Ron Nyswaner is the out screenwriter behind Philadelphia, Soldier’s Girl and, most recently, Freeheld. All three feature films were based on true stories of real LGBT people, and Philadelphia was, as Ron noted, “the first major studio film made about AIDS and homophobia.” The success of the 1993 movie, starring Tom Hanks in the lead role as a gay man, was both critical and at the box office, and Ron was nominated for an Academy Award.
Twenty-two years later, Ron was honored at the Los Angeles LGBT Center’s Vanguard Awards for his trailblazing and unwavering commitment to writing the stories of our lives. He was introduced by longtime friend Frances McDormand (they’ve known each other since they met as teenagers at Christian bible camp) and delivered a passionate speech about how Hollywood and mainstream culture has changed since he began writing in the 1980s. And while LGBT people are more palatable now than before, he spoke of wanting to keep the “otherness” in our community and ourselves; to not forget that we are inherently “outlaws and rebels.” “We must resist the tendency to be ‘de-gayed,’” Ron said.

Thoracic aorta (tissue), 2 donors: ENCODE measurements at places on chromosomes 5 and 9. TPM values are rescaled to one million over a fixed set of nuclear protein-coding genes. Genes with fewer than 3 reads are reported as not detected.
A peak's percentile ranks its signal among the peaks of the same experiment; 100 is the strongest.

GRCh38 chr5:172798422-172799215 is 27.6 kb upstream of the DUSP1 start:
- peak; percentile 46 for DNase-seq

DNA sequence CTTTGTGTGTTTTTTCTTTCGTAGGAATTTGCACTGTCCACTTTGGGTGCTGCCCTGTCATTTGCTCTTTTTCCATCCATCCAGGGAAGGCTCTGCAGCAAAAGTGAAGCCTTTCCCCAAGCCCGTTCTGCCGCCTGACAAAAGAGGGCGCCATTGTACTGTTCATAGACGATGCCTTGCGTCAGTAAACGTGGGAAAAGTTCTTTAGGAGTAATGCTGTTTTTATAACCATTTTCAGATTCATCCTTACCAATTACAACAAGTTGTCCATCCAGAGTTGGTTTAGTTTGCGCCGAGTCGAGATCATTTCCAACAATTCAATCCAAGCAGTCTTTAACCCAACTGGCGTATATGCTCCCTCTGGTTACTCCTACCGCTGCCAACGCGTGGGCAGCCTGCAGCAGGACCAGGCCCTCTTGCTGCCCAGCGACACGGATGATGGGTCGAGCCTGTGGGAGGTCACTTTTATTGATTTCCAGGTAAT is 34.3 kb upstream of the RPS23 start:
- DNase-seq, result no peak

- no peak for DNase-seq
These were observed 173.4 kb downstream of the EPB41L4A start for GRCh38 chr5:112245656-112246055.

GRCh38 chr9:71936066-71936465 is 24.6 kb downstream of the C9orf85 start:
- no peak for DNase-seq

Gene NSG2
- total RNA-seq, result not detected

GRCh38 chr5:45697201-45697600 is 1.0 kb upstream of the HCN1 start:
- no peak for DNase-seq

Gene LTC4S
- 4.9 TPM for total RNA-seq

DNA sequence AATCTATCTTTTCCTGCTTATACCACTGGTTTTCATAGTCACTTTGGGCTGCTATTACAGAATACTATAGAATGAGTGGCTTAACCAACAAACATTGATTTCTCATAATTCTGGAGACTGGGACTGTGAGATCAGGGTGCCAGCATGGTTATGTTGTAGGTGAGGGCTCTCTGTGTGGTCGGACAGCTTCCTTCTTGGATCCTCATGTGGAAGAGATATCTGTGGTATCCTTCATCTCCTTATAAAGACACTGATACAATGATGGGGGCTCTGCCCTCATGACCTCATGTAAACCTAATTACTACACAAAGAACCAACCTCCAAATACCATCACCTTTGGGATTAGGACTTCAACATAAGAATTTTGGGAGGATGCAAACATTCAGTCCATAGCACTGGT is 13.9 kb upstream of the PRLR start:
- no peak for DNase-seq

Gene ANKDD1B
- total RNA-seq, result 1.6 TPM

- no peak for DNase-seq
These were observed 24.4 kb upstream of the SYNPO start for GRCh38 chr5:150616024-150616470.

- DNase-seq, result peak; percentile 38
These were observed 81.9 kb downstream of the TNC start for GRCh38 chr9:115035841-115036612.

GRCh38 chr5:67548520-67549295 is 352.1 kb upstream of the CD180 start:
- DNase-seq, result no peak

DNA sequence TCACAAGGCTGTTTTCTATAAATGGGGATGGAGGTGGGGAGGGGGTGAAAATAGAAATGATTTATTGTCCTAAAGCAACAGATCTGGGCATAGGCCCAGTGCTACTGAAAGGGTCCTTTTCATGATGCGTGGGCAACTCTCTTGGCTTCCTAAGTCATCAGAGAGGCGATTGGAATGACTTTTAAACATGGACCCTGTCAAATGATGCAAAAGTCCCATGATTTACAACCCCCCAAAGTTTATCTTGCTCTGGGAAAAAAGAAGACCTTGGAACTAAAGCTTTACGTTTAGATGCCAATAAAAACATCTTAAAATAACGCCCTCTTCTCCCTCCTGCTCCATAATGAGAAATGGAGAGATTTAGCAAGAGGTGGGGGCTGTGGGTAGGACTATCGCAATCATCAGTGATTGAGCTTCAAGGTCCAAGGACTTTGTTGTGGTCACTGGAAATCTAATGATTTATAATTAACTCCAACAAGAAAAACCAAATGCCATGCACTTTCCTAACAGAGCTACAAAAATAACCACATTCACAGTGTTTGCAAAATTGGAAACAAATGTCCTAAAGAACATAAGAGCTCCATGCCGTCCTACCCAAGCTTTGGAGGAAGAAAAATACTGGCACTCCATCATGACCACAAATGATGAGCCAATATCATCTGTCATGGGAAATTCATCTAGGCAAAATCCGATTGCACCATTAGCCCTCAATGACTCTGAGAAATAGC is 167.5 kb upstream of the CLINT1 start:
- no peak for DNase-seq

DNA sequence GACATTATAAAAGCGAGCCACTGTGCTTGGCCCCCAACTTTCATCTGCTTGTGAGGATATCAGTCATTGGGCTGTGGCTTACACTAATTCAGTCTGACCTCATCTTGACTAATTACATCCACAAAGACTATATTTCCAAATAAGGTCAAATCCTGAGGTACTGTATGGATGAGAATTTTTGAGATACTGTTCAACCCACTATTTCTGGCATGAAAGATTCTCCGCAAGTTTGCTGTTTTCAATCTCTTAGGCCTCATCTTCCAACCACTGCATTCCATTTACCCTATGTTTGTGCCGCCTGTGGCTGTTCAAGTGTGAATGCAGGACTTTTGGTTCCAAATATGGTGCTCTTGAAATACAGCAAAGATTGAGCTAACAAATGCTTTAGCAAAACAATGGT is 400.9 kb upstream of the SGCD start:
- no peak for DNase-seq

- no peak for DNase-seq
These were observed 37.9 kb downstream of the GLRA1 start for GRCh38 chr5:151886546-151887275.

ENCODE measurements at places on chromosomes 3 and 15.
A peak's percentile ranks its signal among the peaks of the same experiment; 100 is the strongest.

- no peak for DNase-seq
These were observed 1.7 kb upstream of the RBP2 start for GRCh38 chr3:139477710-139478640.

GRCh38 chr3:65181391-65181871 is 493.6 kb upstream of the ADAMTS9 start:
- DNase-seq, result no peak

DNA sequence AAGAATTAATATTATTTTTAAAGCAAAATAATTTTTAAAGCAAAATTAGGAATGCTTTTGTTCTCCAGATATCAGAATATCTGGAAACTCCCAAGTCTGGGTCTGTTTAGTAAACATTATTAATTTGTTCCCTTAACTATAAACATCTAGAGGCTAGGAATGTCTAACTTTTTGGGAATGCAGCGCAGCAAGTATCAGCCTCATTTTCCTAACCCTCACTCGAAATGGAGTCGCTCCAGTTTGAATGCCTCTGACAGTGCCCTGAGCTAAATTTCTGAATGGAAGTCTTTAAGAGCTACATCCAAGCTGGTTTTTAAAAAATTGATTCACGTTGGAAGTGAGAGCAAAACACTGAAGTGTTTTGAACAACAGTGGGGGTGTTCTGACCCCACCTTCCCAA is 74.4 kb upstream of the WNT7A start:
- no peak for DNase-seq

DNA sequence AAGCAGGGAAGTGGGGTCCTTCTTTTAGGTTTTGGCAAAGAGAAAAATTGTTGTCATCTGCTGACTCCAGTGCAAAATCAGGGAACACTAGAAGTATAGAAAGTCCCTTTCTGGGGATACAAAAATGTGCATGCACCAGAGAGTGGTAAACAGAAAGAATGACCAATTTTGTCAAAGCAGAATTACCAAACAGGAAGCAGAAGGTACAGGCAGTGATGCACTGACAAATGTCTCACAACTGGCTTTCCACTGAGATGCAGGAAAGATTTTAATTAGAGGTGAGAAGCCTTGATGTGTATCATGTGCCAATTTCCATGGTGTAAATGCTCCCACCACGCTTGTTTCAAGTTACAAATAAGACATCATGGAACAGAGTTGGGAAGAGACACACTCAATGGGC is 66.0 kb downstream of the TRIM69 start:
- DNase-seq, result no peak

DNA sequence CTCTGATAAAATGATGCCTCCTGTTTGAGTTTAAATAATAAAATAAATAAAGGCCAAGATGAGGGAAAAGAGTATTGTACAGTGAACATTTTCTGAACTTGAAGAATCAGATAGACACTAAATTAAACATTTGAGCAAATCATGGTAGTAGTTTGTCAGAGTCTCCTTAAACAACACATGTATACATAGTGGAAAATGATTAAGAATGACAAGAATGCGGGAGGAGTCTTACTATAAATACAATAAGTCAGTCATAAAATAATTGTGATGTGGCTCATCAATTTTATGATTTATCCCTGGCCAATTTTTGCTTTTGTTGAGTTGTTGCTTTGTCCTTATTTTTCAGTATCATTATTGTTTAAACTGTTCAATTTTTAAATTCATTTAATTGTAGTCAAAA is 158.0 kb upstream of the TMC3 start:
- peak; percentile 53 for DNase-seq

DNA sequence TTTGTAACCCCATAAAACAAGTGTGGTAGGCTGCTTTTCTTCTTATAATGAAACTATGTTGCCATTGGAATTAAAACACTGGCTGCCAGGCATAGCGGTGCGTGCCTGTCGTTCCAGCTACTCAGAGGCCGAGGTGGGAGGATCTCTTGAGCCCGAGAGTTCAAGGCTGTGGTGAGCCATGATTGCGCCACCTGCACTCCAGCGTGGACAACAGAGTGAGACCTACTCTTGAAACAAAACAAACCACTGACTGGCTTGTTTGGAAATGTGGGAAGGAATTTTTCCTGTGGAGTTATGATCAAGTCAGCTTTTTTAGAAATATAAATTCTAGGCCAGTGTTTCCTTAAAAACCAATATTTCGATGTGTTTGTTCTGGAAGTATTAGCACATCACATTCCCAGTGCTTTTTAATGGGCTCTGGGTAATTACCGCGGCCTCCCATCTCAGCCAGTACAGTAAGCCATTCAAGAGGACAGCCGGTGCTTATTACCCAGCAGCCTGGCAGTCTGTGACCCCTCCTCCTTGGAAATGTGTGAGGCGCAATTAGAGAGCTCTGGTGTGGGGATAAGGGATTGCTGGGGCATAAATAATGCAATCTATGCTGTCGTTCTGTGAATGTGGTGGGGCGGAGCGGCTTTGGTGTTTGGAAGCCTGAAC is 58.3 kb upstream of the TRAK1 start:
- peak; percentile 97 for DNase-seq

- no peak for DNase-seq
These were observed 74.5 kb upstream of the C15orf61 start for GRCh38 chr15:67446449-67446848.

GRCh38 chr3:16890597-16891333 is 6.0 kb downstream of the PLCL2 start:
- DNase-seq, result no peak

It was then that Ron shared something about an unnamed project that is most certainly Freeheld, the lesbian-focused drama starring Ellen Page and Julianne Moore that took more than a decade to get made and received mediocre reviews upon its release in October.
“One of my recent gay-themed projects had a lot of potential,” Ron said from the stage at the Hyatt Regency in Los Angeles. “But the producers became fearful, and the gay characters were idealized, their edges were smoothed out, the conflict between them was softened. Over my vigorous objections—by the way, that’s for the record—the main characters were turned into lesbians with a lower-case ‘L,’ because God forbid someone would think we were making a movie about a couple of dykes. Out of fear, they were normalized.”